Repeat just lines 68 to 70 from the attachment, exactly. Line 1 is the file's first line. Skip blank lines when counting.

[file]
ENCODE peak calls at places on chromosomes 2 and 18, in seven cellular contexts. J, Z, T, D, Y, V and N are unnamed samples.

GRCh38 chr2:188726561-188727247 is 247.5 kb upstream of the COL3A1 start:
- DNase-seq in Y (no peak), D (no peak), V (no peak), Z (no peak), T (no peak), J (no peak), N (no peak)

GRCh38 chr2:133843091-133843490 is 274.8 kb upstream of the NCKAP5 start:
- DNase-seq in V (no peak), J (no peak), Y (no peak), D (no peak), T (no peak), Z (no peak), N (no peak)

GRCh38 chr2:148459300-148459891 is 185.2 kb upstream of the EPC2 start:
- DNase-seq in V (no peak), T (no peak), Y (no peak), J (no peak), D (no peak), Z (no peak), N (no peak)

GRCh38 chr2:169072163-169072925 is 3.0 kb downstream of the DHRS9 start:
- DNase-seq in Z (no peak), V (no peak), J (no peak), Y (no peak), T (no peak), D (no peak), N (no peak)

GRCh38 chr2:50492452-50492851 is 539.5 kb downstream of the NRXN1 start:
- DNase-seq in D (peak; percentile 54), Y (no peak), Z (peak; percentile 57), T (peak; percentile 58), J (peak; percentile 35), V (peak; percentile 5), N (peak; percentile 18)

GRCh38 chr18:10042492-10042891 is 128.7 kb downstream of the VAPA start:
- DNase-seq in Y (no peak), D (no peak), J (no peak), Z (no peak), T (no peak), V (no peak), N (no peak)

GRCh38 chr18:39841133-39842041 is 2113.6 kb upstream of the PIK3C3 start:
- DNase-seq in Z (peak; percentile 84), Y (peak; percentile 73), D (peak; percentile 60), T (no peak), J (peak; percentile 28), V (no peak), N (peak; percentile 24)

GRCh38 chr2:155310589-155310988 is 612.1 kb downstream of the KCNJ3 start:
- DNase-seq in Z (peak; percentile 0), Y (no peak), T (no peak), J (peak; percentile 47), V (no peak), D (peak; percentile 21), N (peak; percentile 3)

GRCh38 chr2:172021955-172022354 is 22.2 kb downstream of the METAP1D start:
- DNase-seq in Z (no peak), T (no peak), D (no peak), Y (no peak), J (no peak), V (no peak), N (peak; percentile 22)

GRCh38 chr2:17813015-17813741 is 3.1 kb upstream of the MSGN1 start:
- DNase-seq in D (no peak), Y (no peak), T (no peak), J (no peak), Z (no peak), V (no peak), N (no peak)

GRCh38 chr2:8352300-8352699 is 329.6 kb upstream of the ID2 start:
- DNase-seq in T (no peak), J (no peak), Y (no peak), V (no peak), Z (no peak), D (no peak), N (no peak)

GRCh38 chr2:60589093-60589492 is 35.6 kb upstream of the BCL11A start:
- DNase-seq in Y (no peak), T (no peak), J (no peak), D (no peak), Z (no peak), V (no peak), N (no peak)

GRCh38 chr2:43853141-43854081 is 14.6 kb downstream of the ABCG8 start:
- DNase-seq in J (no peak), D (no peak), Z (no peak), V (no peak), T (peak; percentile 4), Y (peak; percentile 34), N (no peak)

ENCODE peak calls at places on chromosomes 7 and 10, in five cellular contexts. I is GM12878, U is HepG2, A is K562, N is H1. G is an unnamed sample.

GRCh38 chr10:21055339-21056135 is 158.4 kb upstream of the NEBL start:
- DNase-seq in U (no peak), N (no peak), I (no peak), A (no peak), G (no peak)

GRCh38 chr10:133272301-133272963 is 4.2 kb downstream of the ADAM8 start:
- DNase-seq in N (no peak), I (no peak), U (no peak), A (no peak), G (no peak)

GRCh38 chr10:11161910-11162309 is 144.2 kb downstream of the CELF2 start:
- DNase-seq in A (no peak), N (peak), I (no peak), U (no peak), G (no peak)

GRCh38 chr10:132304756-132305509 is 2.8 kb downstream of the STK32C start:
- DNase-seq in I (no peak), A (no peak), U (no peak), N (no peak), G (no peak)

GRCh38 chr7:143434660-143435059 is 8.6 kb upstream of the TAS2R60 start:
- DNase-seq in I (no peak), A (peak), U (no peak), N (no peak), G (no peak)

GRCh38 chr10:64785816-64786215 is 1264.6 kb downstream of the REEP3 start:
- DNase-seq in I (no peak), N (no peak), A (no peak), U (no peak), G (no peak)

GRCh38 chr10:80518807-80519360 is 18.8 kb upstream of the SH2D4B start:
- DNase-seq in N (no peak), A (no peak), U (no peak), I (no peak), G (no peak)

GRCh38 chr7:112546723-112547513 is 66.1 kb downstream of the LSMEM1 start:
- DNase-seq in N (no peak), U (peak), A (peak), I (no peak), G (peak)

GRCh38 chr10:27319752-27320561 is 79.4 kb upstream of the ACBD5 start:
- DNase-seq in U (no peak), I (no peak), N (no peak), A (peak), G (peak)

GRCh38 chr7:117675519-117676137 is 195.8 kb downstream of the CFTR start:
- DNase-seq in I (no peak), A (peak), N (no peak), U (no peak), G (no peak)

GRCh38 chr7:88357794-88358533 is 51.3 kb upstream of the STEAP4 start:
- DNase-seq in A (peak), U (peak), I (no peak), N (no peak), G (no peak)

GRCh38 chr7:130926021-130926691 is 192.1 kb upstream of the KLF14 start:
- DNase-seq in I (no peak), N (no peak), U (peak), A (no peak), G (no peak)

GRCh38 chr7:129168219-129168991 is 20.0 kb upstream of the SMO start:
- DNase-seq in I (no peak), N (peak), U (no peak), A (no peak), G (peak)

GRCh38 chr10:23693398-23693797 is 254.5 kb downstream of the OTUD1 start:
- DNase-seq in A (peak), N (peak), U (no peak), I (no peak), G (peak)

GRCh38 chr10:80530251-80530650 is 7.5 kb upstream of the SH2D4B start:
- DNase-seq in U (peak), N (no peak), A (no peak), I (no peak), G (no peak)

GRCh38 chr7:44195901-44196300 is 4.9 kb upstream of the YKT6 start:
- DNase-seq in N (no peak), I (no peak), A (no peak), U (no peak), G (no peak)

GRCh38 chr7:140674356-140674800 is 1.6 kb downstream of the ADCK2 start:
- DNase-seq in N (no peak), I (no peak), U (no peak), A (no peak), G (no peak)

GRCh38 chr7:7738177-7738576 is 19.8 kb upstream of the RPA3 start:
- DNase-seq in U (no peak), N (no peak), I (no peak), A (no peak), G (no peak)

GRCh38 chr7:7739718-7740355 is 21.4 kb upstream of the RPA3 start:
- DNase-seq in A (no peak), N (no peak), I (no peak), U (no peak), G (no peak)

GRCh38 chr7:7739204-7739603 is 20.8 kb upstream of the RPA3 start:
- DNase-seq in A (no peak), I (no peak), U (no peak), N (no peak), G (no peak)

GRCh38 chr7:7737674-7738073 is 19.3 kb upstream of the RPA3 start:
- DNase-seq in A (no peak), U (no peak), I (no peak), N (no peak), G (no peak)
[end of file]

- DNase-seq in A (no peak), I (no peak), U (no peak), N (no peak), G (no peak)

GRCh38 chr7:7737674-7738073 is 19.3 kb upstream of the RPA3 start:
- DNase-seq in A (no peak), U (no peak), I (no peak), N (no peak), G (no peak)